If you sell private shares you hold as a result of a prior option exercise, in addition to paying ordinary income tax on the spread (the difference between your strike price and what the fair market value of the shares at the time of your option exercise), you may be subject to capital gains tax liability on the increase between the fair market value of your shares when you exercised to the sale price. There are two different scenarios here:

  • If you hold your shares for at least a year after exercising them and two years after your option grant date, you’ll be subject to long-term capital gains taxes on the increase in value, which the IRS taxes at a lower rate than short-term capital gains. However, you may also have to pay the alternative minimum tax (AMT).
  • If you exercise your options and sell your shares within the same year, you’ll pay short-term capital gains taxes on the increase in value. 

4. The value of liquidity

Any time you are considering selling stock, you have to weigh the value of having cash now against the theoretical value of your stock going up over time. That’s why it’s important to consider why you want to liquidate your shares. 

Maybe you’d like to pay off your student loans, put money toward your wedding, put a down payment on a house, or start a family, for example. Or perhaps you want to invest the money in a side venture. If you have a good use for your cash right now, it may be worth selling some of your shares. However, if you think your stock’s value will continue to rise and you can afford to wait, holding off on a sale could net you more money down the line. 

Either way, it’s helpful to consult with your financial and tax advisors to review the benefits and drawbacks of these opportunities. 

The challenge with selling private company stock under the current system

Selling your private company stock under the current system can be tedious and expensive. Not only does the issuing company often have to approve the sale and buyer, but you may also have to hire an accountant and attorney to review your taxes and analyze your shareholder agreement and sales contracts, respectively. What’s more, if the issuing company is considering a tender offer, they can kill the deal or back out if they choose.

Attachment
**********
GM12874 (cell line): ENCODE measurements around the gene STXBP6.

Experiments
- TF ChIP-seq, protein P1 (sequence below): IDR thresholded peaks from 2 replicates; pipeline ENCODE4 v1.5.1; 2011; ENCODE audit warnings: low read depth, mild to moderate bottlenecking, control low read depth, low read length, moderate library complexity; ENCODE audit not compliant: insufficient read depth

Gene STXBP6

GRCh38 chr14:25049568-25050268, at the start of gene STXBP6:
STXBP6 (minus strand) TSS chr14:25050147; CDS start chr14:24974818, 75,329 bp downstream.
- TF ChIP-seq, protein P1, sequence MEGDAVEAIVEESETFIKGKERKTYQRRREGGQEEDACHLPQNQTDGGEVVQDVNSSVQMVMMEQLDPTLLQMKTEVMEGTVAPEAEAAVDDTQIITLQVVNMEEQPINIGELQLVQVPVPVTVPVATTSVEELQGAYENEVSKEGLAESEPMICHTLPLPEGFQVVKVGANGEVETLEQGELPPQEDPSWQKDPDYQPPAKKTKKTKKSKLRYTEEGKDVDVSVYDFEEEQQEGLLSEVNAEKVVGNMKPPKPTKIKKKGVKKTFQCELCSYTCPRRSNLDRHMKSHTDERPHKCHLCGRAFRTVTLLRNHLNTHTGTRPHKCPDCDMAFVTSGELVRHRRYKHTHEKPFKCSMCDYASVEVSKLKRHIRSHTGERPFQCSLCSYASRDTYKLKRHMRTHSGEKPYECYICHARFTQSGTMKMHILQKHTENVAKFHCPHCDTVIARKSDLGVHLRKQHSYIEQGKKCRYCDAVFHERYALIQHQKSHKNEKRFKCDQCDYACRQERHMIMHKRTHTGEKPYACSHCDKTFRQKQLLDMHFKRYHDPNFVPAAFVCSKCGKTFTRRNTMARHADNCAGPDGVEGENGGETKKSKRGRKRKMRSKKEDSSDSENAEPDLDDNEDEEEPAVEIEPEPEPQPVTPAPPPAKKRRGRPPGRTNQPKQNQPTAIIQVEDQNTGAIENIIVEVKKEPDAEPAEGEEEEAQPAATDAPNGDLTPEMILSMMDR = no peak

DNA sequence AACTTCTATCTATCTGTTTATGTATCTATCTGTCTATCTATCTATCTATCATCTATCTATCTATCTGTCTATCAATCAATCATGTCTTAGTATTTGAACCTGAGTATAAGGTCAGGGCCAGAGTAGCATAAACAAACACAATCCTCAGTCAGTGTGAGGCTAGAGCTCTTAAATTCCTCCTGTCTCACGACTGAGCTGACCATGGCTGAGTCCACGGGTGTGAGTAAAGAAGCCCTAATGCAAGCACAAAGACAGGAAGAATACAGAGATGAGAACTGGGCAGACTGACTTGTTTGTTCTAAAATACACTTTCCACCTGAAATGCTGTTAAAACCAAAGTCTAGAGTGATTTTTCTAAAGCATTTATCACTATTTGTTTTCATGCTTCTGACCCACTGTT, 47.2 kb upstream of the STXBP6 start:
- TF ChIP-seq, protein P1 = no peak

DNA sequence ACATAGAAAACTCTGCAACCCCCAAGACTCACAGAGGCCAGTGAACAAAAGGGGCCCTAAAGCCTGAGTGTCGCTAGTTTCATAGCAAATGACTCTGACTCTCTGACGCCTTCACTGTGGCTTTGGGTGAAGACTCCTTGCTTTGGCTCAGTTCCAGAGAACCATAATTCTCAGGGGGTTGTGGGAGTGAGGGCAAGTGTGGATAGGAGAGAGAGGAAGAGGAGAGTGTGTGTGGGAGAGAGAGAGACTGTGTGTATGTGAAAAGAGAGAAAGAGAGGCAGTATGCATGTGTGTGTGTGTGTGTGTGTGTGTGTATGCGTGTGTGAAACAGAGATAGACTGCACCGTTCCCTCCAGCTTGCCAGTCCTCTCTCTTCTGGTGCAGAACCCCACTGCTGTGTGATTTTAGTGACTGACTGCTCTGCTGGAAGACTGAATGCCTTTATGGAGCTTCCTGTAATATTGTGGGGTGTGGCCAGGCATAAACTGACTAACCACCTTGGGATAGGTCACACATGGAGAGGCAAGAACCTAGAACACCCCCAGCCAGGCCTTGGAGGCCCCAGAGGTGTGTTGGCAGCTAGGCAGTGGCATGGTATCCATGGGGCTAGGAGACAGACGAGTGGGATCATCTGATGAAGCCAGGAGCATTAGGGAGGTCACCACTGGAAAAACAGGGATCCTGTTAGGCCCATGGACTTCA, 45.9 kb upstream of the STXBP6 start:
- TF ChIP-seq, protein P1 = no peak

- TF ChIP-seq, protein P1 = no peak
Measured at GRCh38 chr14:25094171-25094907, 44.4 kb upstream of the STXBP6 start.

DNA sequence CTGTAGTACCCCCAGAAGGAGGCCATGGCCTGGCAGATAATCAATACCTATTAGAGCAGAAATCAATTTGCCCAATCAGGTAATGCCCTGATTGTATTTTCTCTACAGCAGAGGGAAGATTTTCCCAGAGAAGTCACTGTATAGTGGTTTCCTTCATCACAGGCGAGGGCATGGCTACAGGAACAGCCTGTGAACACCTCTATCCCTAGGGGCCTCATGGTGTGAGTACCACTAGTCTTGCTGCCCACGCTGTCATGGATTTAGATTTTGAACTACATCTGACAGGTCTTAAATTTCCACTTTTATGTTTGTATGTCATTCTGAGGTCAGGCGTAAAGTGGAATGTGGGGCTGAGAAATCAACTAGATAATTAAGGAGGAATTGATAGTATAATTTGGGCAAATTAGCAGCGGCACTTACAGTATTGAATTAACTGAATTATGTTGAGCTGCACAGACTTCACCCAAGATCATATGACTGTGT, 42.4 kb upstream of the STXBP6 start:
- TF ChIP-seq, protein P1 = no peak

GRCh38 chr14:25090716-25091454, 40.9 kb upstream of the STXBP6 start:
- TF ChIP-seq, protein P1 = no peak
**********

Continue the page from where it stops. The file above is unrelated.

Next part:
But the system is changing—we’re building CartaX, the first vertically integrated market ecosystem for private company liquidity, offering low-touch liquidity solutions for private companies and access to a broader set of investment options for investors. CartaX will simplify the process for employees to sell shares and investors to buy them, while minimizing the issuing company’s administrative burden. It’ll be available later in 2020, pending regulatory approval.

What if I can’t afford to exercise my shares?

You can only sell your private company shares if you exercise your stock options and purchase those shares first. Depending on the strike price, though, you may not have enough cash to exercise your options, especially if your company requires you to hold onto it for a certain period of time before selling. 

That’s where option lending comes in. Option lending gives sellers loans to help them exercise their shares. The size and terms of the loan vary by lender. 

If you opt for a bank loan, for example, you may have to agree to personal recourse, which means your personal assets will be at risk if your stock goes down and you can’t repay the loan. With other lenders, you may have to give up a certain amount of your stock when your company has a liquidity event. 

Option lending can be a good solution if you can’t afford to exercise your shares, but it’s critical to consider 1) the size of the loan, 2) how much interest you’re comfortable paying, and 3) how much risk you’re willing to incur if your stock loses value. 


Learn more about how companies can use Carta to run liquidity events. If you’re thinking about exercising your stock options, check out our AMT calculator to get a sense of the taxes you might need to pay.

DISCLOSURE: This publication contains general information only and eShares, Inc. dba Carta, Inc. (“Carta”) is not, by means of this publication, rendering accounting, business, financial, investment, legal, tax, or other professional advice or services.  This publication is not a substitute for such professional advice or services nor should it be used as a basis for any decision or action that may affect your business or interests.  Before making any decision or taking any action that may affect your business or interests, you should consult a qualified professional advisor.  This communication is not intended as a recommendation, offer or solicitation for the purchase or sale of any security. Carta does not assume any liability for reliance on the information provided herein.